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rfisher0018
New Member

I live in South Carolina but work in north Carolina, I needed to file for both states

Did I need to file in north Carolina also
5 Replies
SteamTrain
Level 15

I live in South Carolina but work in north Carolina, I needed to file for both states

Yes, as long as your total yearly income (that includes everything)  was above the NC-Limits for filing.

The NC filing requirements table is on this page:

http://www.dornc.com/taxes/individual/filing.html

____________________________________________________

The procedure for you, if you were required to file as an NC Nonresident...would have been to prepare your NC Non-resident tax return first, and then prepare your SC resident tax return after that.  NC taxes just your NC job income and calculates a tax 

........and then AFTER that, you work on the SC resident tax return, which calculates a tax on ALL your income from everywhere.....including the NC wages....but then SC allows you to take a credit for the taxes you let NC keep.  But the NC Nonresident tax return has to be done first to calculate that amount.

 

____________*Answers are correct to the best of my knowledge when posted, but should not be considered to be legal or official tax advice.*
Lindsay55541
New Member

I live in South Carolina but work in north Carolina, I needed to file for both states

Thank you for that response. What if you lived in North Carolina for january 2019 and then moved to SC but, continued to work in NC? Do you only file as a resident in SC that we lived in for 11 months and a non-resident in NC when filing? Thank you.

 

NCperson
Level 15

I live in South Carolina but work in north Carolina, I needed to file for both states

best to just purchase both the NC and SC state forms from TT ... then just follow the questions asked.  The benefit of TT is that it asks all the right questions to guide you to the right way to file.  TT will ask if you lived in the same state all year or moved at some point and when did you move.   it will then use that information to correctly calculate your return.

 

advise: don't over think it (that is what you are paying TT for - to do the thinking for you)  🙂 

 

 

SteamTrain
Level 15

I live in South Carolina but work in north Carolina, I needed to file for both states

@Lindsay55541     Well, it's probably not quite that easy...but TTX certainly attempt to make it so.

 

You enter your move from NC-to-SC in the "My Info" section if you are using the Online Software  (Personal Info section with the desktop software).  You do that as a part of editing your own details.....and if you have a spouse, you do it for the spouse too...since spouse's don't always move...there are some that maintain separate state residences for a few years.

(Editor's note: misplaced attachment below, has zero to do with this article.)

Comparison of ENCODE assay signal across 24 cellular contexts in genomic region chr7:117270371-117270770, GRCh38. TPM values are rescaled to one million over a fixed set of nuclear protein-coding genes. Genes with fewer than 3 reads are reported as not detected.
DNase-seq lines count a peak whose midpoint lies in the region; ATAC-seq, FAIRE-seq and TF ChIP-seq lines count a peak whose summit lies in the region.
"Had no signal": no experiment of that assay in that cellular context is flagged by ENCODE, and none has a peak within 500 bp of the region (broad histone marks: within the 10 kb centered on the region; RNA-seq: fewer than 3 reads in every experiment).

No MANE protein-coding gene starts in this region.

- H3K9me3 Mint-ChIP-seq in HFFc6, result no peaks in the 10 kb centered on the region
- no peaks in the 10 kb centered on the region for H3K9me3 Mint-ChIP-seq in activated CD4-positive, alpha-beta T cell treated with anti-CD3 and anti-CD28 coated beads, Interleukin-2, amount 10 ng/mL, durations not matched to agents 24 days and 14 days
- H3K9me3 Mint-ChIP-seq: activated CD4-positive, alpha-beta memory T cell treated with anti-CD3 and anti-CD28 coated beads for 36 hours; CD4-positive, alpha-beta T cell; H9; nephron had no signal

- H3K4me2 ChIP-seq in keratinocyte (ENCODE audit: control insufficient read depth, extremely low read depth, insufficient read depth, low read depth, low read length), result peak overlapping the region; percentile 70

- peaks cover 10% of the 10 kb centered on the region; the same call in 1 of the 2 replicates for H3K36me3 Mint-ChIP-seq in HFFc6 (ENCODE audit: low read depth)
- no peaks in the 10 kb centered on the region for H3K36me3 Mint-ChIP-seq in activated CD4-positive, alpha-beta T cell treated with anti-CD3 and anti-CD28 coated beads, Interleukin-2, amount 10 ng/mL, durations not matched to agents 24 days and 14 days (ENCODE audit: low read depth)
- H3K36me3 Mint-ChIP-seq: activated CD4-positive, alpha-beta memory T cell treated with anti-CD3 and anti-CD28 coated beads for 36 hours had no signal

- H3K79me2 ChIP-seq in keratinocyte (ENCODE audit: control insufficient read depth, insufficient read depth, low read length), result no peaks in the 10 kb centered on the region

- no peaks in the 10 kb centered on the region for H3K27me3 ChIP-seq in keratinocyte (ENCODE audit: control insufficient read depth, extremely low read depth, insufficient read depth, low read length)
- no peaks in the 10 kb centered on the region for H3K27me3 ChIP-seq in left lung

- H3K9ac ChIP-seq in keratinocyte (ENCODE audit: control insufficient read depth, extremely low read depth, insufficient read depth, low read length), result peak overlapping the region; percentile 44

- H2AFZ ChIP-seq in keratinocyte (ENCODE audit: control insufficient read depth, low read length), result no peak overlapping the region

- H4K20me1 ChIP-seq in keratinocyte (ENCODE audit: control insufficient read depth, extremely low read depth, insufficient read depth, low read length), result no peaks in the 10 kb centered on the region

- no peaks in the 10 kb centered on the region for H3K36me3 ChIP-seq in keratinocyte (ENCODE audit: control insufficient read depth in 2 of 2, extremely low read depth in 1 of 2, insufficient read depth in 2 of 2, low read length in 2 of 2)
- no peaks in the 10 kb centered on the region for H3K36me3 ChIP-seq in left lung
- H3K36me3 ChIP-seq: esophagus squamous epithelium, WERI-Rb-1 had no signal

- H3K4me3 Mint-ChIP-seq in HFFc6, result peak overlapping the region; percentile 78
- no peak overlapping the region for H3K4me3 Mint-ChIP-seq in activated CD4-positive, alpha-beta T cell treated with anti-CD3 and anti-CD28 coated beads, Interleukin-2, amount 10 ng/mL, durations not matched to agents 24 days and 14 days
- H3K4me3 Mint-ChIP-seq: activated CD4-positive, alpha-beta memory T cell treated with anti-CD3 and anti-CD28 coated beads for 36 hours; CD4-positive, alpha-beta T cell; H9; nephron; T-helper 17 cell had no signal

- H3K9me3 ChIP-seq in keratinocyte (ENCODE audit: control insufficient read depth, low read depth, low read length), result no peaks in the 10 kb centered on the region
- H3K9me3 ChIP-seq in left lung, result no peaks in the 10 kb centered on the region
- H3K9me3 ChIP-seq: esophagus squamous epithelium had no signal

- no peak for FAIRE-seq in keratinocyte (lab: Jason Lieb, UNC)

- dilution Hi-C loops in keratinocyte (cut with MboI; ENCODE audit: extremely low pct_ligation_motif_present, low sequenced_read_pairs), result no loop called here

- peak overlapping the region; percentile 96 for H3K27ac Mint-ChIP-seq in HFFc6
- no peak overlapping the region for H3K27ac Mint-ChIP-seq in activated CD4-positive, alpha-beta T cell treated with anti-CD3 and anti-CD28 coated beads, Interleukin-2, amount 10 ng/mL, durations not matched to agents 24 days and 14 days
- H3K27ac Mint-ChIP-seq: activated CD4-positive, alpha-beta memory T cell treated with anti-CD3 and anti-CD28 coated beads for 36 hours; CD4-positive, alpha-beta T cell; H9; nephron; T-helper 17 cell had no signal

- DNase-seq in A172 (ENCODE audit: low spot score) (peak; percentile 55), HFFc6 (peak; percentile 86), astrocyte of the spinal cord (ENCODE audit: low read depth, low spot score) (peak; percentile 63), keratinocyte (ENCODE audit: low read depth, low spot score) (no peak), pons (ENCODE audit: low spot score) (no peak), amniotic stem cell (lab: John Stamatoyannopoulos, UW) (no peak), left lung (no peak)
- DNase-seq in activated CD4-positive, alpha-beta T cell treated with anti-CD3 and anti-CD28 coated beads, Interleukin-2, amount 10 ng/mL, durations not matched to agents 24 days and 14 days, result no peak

Indicating the move will trigger the Part-Year tax return for NC.  For NC, the part-year also includes the nonresident tax return too for that part of the year you worked in SC.     BUT...SC does things differently, for part year residents of SC, you will have to choose whether to file as a full-year SC resident, or as a full year Non-resident.

 

Don's start either state's tax return until you have every scrap of information entered in the Federal section.  And I mean every scrap......because you will need to break out what sub-portion of the Federal income, is NC income,     

 

For NC , All your income during January is NC PY income. Work income, dividends, interest, Investment income. (yep, you'll need your monthly records).  Then the 11 months of work income is also put in as NC income as a nonresident (there are separate columns in the software to allocate those amounts). 

 

Then for SC, as a  part year resident of SC, you will have to choose whether to file as a full-year SC resident, or as a full year Non-resident.  IF done as a Full-year SC resident the entire year's income is used to calculate a tax, and then they allow you to take a credit for the taxes you paid to NC for that one month of January     OR...you file as a full-year non-resident and just report all the income you received while a resident of SC for 11 Months.  I have no idea which works best.

 

For what SC says about that, see the Part-Year info on page 6 , rt-hand column of:

  https://dor.sc.gov/forms-site/Forms/IITPacket_2018.pdf 

 

Plan on spending 3-4 weeks working on those allocations....it may be confusing, and you may need to rework the allocations several times before attempting to file.   IF it gets too hard to figure out...get a local tax pro to do it this year for you

____________*Answers are correct to the best of my knowledge when posted, but should not be considered to be legal or official tax advice.*
NCperson
Level 15

I live in South Carolina but work in north Carolina, I needed to file for both states

with all due respect, getting a professional involved and paying them is probably more than the will be saved in taxes than by just following TT's questions and responding appropriately.   

 

there is no dispute that the NC tax forms are be completed first.   

 

Whatever is paid to NC becomes a credit to SC. 

 

if your joint income is in the mid $30,000 range, all the tax will be paid to NC and close to nothing will be paid to SC in any event - regardless of how many months you lived in SC in 2019.  Above that figure SC marginal rate is higher than the NC marginal rate, so something will be due to SC. 

 

 

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